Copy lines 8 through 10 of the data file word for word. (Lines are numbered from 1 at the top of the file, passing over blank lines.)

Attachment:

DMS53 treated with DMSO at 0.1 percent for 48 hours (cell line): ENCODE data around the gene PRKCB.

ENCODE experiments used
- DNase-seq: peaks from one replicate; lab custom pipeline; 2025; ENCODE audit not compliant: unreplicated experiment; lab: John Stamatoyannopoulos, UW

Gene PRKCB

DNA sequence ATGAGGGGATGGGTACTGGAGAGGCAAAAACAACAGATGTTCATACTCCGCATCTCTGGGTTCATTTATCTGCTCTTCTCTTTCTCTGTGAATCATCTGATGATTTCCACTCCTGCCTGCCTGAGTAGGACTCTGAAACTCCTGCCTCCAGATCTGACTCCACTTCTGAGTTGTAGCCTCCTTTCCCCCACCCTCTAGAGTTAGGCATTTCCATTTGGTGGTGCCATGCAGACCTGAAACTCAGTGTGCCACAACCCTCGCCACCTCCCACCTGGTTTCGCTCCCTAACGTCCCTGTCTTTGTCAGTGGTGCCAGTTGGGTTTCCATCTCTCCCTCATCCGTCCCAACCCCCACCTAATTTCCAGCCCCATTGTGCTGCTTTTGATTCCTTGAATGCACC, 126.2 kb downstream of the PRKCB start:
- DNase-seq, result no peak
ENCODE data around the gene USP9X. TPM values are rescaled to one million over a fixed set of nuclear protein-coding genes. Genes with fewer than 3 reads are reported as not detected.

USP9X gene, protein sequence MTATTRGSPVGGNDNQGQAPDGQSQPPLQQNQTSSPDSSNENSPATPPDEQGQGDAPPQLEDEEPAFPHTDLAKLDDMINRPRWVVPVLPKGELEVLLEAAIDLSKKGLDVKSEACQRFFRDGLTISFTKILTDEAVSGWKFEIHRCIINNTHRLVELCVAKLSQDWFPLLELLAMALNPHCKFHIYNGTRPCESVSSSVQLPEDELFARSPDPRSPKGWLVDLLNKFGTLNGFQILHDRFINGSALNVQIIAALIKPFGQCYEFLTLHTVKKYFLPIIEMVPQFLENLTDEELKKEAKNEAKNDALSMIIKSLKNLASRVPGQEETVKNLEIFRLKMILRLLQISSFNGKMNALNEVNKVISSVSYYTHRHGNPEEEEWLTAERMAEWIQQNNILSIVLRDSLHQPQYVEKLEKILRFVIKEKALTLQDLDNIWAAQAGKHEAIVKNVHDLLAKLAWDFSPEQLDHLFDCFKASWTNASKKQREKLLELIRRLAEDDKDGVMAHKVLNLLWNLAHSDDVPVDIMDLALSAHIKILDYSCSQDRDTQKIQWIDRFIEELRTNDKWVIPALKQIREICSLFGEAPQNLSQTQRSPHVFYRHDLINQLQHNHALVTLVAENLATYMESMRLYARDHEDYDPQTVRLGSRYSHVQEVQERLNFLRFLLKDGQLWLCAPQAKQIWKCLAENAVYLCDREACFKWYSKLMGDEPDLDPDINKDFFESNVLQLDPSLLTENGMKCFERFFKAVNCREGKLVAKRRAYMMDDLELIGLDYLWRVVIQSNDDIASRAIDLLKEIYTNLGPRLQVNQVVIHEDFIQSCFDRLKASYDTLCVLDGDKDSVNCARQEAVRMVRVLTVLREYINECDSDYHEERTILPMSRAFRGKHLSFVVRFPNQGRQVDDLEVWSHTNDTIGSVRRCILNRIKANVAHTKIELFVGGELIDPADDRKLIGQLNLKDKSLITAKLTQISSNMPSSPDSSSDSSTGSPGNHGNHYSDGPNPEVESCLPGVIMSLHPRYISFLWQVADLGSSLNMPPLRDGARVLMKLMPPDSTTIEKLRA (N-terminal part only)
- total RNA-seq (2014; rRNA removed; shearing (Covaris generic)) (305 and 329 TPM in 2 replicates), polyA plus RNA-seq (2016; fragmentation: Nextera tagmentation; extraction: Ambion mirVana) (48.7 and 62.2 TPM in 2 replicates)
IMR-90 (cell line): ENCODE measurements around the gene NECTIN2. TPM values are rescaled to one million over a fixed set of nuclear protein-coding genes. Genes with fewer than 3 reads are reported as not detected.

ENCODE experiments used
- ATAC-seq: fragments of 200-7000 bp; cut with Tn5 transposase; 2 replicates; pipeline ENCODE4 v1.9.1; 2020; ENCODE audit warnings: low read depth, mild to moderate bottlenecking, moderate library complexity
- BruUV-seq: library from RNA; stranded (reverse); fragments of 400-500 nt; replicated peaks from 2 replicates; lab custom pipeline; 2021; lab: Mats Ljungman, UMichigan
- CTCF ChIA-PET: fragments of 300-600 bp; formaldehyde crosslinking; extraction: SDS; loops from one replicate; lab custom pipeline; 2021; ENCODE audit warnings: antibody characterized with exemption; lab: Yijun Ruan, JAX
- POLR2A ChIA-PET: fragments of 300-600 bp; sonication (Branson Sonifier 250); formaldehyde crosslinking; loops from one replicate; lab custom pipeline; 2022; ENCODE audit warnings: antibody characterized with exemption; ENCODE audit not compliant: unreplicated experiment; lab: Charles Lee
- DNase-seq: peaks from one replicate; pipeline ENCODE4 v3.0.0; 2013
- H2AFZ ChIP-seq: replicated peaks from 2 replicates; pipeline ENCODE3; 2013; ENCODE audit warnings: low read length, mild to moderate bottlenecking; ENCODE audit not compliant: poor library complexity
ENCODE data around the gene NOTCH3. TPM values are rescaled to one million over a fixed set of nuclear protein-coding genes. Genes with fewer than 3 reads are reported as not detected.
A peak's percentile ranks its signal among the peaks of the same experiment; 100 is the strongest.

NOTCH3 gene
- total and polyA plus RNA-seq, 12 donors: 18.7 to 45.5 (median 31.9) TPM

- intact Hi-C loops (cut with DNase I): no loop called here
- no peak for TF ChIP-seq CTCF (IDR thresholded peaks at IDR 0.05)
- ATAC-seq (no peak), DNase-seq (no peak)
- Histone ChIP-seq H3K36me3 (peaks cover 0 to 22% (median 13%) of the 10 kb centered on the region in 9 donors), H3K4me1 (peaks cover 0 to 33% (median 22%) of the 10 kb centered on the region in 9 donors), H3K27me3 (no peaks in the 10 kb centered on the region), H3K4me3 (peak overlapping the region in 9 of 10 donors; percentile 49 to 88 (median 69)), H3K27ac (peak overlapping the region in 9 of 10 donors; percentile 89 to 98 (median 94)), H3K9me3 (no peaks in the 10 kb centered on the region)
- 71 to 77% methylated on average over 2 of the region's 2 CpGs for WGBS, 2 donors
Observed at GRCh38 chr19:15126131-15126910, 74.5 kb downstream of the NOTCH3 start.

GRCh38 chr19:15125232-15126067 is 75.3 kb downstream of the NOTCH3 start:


USP9X gene, protein sequence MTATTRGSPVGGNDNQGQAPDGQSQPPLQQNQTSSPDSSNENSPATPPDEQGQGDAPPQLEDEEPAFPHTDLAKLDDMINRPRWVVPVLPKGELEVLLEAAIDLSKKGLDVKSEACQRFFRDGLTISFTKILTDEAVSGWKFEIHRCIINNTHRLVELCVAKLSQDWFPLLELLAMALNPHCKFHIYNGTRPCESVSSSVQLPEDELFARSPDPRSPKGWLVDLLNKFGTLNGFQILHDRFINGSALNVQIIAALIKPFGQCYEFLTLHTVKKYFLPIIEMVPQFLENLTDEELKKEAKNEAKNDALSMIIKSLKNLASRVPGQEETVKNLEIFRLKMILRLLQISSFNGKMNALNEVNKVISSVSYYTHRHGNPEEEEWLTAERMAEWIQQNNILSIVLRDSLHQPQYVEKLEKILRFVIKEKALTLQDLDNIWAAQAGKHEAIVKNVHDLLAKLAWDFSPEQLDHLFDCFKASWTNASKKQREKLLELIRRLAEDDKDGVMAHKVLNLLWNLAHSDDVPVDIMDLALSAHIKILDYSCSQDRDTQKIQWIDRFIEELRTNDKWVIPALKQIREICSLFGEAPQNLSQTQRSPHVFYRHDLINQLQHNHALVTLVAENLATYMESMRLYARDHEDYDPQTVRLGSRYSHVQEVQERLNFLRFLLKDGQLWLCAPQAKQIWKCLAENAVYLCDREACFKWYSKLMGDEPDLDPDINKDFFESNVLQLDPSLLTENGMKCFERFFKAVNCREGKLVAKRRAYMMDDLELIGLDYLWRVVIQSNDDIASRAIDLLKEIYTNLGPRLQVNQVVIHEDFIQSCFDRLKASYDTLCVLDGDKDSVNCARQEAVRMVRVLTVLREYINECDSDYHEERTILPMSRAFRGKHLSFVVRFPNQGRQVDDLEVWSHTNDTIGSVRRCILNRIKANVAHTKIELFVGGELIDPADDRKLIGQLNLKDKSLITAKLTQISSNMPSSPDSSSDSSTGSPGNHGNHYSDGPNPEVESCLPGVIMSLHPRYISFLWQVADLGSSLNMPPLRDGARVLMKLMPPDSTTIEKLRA (N-terminal part only)
- total RNA-seq (2014; rRNA removed; shearing (Covaris generic)) (305 and 329 TPM in 2 replicates), polyA plus RNA-seq (2016; fragmentation: Nextera tagmentation; extraction: Ambion mirVana) (48.7 and 62.2 TPM in 2 replicates)
IMR-90 (cell line): ENCODE measurements around the gene NECTIN2. TPM values are rescaled to one million over a fixed set of nuclear protein-coding genes. Genes with fewer than 3 reads are reported as not detected.